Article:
Friday, December 4, 2009

Spring Breezes

Oil on Canvas Board

For this picture, I tried using the technique I learned at the Susan Sarback workshop. She is so good, that I have been intimidated to try it again, but I got stuck with this picture, so I was going to use it “just a little”, but I wound up doing the whole picture this way. I think the chroma is too bright overall, but I am basically happy with it.

This is from a photo I took in the springtime. The colors were vivid, but the photo did not catch that (of course).

I started painting this “normally”, but the sky was such a dead color. I was using Winton cerulean, and when I lightened it, it was just dead. It was like I had mixed it with light gray. So I thought about how Susan said to under paint things in light in warm colors. I mixed up pale yellow, and spread it all over the sky with a knife. Then I got a different brand cerulean (Lucas) and when I lightened it, it was clear and bright. I smeared that on top of the pale yellow sky and it looked great.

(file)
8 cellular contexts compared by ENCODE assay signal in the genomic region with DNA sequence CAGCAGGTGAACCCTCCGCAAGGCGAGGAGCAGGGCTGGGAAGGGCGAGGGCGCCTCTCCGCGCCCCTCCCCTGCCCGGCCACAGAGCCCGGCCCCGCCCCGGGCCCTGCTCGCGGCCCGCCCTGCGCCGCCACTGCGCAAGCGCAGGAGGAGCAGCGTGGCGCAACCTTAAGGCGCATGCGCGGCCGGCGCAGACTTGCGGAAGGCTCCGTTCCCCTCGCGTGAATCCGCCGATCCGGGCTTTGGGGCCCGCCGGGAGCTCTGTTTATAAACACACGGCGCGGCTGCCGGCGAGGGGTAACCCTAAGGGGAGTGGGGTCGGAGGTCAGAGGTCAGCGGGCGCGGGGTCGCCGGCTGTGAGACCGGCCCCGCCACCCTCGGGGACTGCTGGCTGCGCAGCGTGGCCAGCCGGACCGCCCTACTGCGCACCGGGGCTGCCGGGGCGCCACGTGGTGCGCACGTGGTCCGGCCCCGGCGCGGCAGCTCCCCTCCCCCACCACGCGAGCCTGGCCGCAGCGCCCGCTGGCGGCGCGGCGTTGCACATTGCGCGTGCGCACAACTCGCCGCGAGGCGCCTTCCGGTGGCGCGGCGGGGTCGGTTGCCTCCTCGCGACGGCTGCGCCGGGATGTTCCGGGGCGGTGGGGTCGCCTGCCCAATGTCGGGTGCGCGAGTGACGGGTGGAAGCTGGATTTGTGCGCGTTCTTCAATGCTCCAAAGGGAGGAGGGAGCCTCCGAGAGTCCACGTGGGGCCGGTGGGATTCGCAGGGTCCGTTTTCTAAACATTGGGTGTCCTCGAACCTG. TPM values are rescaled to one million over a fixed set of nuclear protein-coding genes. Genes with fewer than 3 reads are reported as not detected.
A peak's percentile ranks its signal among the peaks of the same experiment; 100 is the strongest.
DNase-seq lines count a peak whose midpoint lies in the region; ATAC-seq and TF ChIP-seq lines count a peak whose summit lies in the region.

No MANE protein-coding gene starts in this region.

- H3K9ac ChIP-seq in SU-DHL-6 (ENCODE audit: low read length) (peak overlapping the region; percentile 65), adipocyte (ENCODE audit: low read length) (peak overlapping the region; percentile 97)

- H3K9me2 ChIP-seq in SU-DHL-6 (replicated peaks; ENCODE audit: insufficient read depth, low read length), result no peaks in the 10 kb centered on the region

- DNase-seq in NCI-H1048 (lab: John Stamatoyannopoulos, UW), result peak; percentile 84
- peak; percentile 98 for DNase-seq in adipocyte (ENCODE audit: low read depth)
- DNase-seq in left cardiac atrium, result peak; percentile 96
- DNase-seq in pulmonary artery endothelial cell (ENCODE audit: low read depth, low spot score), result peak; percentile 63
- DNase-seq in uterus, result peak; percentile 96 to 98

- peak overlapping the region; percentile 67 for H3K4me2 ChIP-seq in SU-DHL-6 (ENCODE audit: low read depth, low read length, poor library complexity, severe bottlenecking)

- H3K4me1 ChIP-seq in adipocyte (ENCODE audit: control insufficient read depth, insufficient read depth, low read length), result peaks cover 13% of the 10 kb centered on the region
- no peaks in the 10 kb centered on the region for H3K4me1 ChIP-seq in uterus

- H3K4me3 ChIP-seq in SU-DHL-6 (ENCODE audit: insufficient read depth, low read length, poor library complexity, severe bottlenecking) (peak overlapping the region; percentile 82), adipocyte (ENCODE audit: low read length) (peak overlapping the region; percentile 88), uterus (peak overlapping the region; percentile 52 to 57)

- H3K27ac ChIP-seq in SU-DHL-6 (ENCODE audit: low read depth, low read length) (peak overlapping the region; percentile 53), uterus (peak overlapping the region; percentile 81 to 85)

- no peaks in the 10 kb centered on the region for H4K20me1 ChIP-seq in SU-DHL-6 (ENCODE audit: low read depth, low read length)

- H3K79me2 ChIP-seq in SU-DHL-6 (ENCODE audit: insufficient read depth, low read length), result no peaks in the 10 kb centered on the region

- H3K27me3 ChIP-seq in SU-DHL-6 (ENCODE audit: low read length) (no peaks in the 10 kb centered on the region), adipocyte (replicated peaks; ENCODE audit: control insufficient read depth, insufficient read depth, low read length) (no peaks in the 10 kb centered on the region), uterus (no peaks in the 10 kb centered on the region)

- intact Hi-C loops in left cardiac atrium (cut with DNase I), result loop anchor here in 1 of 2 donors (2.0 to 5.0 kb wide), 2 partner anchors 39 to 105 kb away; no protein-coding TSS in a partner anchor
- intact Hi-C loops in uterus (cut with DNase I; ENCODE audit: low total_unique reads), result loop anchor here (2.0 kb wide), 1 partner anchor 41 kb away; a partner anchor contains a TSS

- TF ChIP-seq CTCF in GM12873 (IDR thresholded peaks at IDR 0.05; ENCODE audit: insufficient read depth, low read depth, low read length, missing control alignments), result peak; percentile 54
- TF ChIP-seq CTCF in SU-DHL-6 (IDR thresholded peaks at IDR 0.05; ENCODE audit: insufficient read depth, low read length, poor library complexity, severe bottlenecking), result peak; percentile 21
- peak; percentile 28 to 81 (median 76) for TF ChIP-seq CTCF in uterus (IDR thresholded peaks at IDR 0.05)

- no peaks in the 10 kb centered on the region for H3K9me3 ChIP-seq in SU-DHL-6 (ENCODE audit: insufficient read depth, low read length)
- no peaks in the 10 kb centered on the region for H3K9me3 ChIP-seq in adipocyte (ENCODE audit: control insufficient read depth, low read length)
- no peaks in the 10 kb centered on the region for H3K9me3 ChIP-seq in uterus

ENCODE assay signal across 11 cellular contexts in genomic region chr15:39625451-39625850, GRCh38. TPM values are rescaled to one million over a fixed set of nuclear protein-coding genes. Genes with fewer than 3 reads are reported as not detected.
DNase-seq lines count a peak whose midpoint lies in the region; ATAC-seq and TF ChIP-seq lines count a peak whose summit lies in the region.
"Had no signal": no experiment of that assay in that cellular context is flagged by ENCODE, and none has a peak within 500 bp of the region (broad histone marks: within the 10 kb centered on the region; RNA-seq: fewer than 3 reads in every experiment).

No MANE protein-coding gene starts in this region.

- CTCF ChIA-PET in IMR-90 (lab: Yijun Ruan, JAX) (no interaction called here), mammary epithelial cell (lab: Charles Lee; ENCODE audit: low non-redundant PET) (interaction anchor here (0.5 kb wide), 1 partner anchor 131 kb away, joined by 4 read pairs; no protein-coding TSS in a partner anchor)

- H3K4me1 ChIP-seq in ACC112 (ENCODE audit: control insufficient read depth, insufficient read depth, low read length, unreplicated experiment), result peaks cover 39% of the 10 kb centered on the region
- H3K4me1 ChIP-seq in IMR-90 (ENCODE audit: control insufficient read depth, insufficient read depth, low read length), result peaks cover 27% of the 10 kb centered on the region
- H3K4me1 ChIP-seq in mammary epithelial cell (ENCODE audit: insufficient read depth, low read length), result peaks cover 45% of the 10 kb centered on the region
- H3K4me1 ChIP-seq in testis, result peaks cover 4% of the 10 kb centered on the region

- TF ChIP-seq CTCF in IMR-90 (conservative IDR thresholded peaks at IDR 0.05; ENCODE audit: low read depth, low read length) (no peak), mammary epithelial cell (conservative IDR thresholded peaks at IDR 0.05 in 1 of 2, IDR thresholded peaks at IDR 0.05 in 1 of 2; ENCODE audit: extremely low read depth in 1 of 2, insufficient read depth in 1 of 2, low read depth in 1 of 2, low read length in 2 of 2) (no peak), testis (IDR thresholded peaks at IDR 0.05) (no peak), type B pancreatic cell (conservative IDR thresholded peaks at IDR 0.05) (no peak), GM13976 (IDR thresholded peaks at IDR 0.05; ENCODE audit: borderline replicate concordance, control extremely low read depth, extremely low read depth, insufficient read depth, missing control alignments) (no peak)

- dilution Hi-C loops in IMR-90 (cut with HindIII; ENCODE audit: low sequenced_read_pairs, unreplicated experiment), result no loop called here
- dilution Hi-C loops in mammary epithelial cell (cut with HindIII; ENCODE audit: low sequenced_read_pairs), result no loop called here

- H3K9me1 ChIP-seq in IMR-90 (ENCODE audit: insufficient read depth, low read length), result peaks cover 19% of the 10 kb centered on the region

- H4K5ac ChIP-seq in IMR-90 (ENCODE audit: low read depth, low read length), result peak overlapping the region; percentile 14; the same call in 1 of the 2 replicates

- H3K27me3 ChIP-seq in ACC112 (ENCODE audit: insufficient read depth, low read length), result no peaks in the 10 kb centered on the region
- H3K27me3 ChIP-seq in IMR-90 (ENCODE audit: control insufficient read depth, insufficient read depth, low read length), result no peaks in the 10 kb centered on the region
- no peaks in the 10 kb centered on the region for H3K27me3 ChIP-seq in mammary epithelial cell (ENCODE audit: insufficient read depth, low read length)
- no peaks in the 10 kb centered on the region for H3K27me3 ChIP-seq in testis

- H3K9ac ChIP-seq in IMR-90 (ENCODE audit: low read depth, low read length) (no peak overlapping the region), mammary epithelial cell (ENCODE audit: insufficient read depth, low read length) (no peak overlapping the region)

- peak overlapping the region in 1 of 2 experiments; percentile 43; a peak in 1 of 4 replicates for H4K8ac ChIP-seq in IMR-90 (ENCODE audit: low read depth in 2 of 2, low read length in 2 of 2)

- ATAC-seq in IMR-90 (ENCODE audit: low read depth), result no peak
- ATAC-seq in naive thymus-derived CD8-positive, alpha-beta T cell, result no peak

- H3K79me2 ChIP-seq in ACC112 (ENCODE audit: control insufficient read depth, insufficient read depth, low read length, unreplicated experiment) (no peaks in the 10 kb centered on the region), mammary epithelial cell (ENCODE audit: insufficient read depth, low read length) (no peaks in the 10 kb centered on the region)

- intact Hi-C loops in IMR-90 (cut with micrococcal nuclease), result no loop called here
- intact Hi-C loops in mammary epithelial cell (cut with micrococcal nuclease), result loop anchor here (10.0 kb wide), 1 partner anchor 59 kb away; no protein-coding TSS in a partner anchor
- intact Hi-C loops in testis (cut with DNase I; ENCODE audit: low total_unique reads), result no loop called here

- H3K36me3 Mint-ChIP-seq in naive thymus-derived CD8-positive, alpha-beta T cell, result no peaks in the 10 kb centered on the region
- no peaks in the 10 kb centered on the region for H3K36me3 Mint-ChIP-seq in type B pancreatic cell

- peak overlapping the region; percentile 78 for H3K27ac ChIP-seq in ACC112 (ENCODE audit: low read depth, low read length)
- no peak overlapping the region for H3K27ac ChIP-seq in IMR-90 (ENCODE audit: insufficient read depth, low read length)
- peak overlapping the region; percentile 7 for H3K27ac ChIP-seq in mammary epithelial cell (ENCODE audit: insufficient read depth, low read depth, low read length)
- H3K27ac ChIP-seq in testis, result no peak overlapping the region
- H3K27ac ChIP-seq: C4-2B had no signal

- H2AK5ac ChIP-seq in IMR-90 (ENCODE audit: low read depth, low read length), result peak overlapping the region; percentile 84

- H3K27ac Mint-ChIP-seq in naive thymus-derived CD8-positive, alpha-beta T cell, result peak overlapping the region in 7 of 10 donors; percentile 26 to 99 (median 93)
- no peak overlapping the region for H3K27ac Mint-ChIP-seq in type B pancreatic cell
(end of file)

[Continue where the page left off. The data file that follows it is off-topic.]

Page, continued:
Then I decided to use the knife on the gum trees, and I used all different kinds of colors. I was not shooting for a million-dollar painting, so I was mostly experimenting. That came out good enough too.

I had started the grass earlier, but now it didn’t match. I scraped it all off, and saved the green, and I put down yellow. Then I knifed in the green that I had scraped off. The wind had been blowing and the grass was bent over and shimmery. In the photo, it just looked white, but I knew it was reflecting the sky, so I used some of my sky color for it. The whole thing does not look “real”, so this looked good enough for me.

The mustard was the hardest because mustard is so bright and everything else was bright too. So I just did my best.

The thing I learned most was not to be afraid to use what I learned at Susan Sarback’s workshop. Maybe I can’t paint exactly like her, but the technique does a good enough job until I get better at it.